• Most major social media sites stipulate that members must be 13 and older. Use this rule to your advantage. If your child wants to interact with friends online, restrict their interactions to texts that you can easily scroll through and check.
  • Slowly introduce social media. When you feel it is appropriate, introduce your child to sites that are geared toward kids under 13. You and your child can then explore social media in a relatively safe environment together and begin learning the rules of appropriate, positive social media engagement.
  • Decide when and where you allow electronics in your life. Be firm about your boundaries. You will send the message to your kids that while screen communication and virtual networks are wonderful complements to their social lives, electronics don’t get to control their time.
  • Nurture conversation skills by eating meals together as a family, spend time together, have your kids call relatives on the phone, and provide them with opportunities to interact with adults of different generations. During these interactions, coach your kids on eye contact and manners.
  • Remember when our kids were toddlers and we were all about scheduling playdates? As our kids get busy with school, homework and extracurriculars, it is easy to forget that scheduling face-to-face time with your kids’ friends is still important. Take a couple of hours on a weekend and have a friend over. Even if they spend some of that time playing a video game, they will still be interacting with each other.

What do you do to ensure your kids are developing a solid set of social skills?


And the Winner is…

by Christa Melnyk Hines on September 30, 2014

HH&H_cover_860x600_strokeCongratulations to Kari Burkholder! Kari (as chosen by is the winner of the Nabi 2 tablet, a digital copy of Happy, Healthy & Hyperconnected and 10 conversation gems.

Thank you to everyone who participated in the giveaway and showed social media love over the past two weeks by buzzing and sharing the link to my book. I appreciate all of your support and encouragement as I launched this new baby into the world. I’ve had a great time, and I’ve enjoyed connecting with some terrific folks.

If you are so inclined, there are still ways you can help me spread the word about this social media training resource for parents…

  • Share the link on Facebook
  • Tweet about it on Twitter
  • Pin the book’s cover image on Pinterest or Instagram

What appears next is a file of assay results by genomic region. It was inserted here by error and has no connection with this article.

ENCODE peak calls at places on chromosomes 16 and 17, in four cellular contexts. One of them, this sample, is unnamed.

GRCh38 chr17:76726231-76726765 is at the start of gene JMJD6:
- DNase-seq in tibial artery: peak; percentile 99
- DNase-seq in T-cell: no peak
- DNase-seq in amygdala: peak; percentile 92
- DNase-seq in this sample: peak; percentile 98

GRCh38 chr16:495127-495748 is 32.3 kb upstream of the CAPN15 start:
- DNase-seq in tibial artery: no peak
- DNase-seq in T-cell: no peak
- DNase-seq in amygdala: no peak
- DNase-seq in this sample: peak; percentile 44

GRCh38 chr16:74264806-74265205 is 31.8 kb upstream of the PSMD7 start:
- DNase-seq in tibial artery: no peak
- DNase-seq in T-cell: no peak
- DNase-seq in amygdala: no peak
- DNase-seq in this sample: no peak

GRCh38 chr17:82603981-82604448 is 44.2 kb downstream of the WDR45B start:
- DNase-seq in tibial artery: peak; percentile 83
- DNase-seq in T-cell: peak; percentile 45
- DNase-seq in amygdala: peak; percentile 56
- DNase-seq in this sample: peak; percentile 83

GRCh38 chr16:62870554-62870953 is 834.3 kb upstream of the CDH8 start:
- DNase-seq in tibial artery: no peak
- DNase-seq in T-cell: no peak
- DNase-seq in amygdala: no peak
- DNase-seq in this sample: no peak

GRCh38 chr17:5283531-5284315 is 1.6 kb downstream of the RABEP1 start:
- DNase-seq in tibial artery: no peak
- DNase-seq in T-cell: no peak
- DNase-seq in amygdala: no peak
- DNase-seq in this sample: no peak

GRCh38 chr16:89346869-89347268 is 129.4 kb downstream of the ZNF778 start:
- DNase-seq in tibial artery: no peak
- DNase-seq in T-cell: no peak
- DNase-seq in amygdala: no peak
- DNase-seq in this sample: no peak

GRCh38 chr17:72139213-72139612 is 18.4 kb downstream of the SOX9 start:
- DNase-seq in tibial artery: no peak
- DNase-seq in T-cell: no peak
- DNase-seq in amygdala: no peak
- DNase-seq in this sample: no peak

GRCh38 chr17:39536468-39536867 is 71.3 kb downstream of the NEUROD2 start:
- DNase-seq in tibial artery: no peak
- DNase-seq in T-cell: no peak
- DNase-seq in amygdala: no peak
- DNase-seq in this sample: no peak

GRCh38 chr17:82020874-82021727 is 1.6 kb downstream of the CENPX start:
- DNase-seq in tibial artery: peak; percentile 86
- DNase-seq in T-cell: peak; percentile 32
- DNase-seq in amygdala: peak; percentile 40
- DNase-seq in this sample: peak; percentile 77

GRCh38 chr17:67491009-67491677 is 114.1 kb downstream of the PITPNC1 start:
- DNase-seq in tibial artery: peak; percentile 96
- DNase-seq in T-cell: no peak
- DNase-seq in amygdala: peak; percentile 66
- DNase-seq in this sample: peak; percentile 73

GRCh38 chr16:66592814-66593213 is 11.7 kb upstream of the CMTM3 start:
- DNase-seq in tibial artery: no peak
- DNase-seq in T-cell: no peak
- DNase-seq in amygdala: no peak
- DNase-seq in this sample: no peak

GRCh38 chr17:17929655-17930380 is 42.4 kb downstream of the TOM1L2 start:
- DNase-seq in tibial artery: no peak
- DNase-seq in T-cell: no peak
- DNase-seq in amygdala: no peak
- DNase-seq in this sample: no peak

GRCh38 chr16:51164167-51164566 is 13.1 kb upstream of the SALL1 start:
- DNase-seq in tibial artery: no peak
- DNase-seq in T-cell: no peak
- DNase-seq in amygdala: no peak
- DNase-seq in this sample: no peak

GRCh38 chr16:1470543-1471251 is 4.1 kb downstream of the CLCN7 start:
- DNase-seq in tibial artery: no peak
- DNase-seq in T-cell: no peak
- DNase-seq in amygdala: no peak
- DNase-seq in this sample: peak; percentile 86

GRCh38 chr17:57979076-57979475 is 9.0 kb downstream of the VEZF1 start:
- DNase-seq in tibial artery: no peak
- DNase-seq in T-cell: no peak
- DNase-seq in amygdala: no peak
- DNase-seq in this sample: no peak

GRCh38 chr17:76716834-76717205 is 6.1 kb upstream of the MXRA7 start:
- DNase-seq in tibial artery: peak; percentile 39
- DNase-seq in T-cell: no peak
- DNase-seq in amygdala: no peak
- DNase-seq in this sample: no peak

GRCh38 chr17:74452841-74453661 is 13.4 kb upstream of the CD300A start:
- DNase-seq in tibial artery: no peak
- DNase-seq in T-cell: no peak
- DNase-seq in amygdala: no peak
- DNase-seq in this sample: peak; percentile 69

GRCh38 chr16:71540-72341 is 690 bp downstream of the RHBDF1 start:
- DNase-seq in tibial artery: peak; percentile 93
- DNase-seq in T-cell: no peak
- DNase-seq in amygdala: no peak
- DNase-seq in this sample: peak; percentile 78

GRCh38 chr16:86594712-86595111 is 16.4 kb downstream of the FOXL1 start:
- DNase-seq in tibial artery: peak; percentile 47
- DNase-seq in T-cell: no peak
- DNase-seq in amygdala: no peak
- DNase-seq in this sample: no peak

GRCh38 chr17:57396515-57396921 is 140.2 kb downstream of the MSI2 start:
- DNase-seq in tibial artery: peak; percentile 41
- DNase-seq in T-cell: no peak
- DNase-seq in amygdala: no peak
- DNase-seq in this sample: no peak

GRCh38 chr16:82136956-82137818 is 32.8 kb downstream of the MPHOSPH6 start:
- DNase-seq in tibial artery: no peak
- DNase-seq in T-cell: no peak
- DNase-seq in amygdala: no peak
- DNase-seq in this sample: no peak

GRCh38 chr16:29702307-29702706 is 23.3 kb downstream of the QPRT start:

• Write a review on Amazon or
  • Add the book to your Goodreads shelf

Thanks again for your support!


Interactive Technology Brings Families Closer

by Christa Melnyk Hines on September 29, 2014

Studies find that interactive technologyOnly 24 hours left to enter to win a Nabi 2 tablet and a copy of Happy, Healthy & Hyperconnected! Scroll down to the Rafflecopter widget below to enter! 

According to a survey conducted by Pew Research, “A majority of adults say technology allows their family life today to be as close, or closer, than their families were when they grew up.”

What are some ways families stay connected with technology? I asked this question during my Facebook Virtual Book Launch Party. One of the most popular ways that parents said they stay connected is through Skype and Facetime.

Skype and Facetime are especially great technologies when a spouse travels for work. A parent can show their child their surroundings, read a book together or simply say good-night using video technology.

These technologies are also fun for grandparents who live far away as a way to see and chat with their grandchildren.

While your kids may spend a good chunk of their time making silly faces on camera, the early exposure to talking through video will help them feel more relaxed visiting with people this way later. Many teens also use Facetime and video hangouts to chat with friends. And in the future, more employers may start using Skype or other video connections to interview candidates living across the country.

Texting is probably the most common way we stay connected to one another. We can coordinate schedules and check in with each other easily throughout the day using instant messaging.

Among families, Facebook is a simple way to stay connected with long distance relatives. I have not only grown more aware of my extended family’s lives thanks to Facebook, I’ve even gotten to know relatives I may not have ever “met” if it wasn’t for social media.

What do you think…. Has interactive technology brought your family closer? If so, how do you use technology to stay connected?


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A Special Thank You!

by Christa Melnyk Hines on September 26, 2014

Only 4 more days left! Join me as I celebrate the launch of Happy, Healthy & Hyperconnected! Enter to win a Nabi 2 Tablet and a digital copy of my book. Enter daily if you like! Go to the Rafflecopter link at the end of this post.

Thank yThe average user of a social networkingou to everyone who was able to make it to my virtual book launch on Facebook. I had so much fun interacting with a great group of parents and learning more about their concerns and challenges surrounding raising this generation of digital kids!

If you couldn’t make it, the event page is still available. Be sure and check out the conversation threads and the resources that I made available. Click here to see it.

Also, feel free to post to the page if you have questions or comments. I will be checking in and I’m happy to answer questions any time.






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Nurturing an Empathetic Communicator

by Christa Melnyk Hines on September 25, 2014


Join me as I celebrate the launch of Happy, Healthy & Hyperconnected! Enter to win a Nabi 2 Tablet and a digital copy of my book. Enter daily if you like! Go to the Rafflecopter link at the end of this post.

Self-confidence and communication skills are deeply intertwined. Without one, it is difficult to be successful with the other. Emotional intelligence helps us navigate all sorts of relationship issues more successfully.

Daily experiences provide opportunities to help your child see other people’s point of views and grow in empathy. You can do this by asking your kids questions like: “How do you think that made him feel?” “How would you have handled a situation like that?”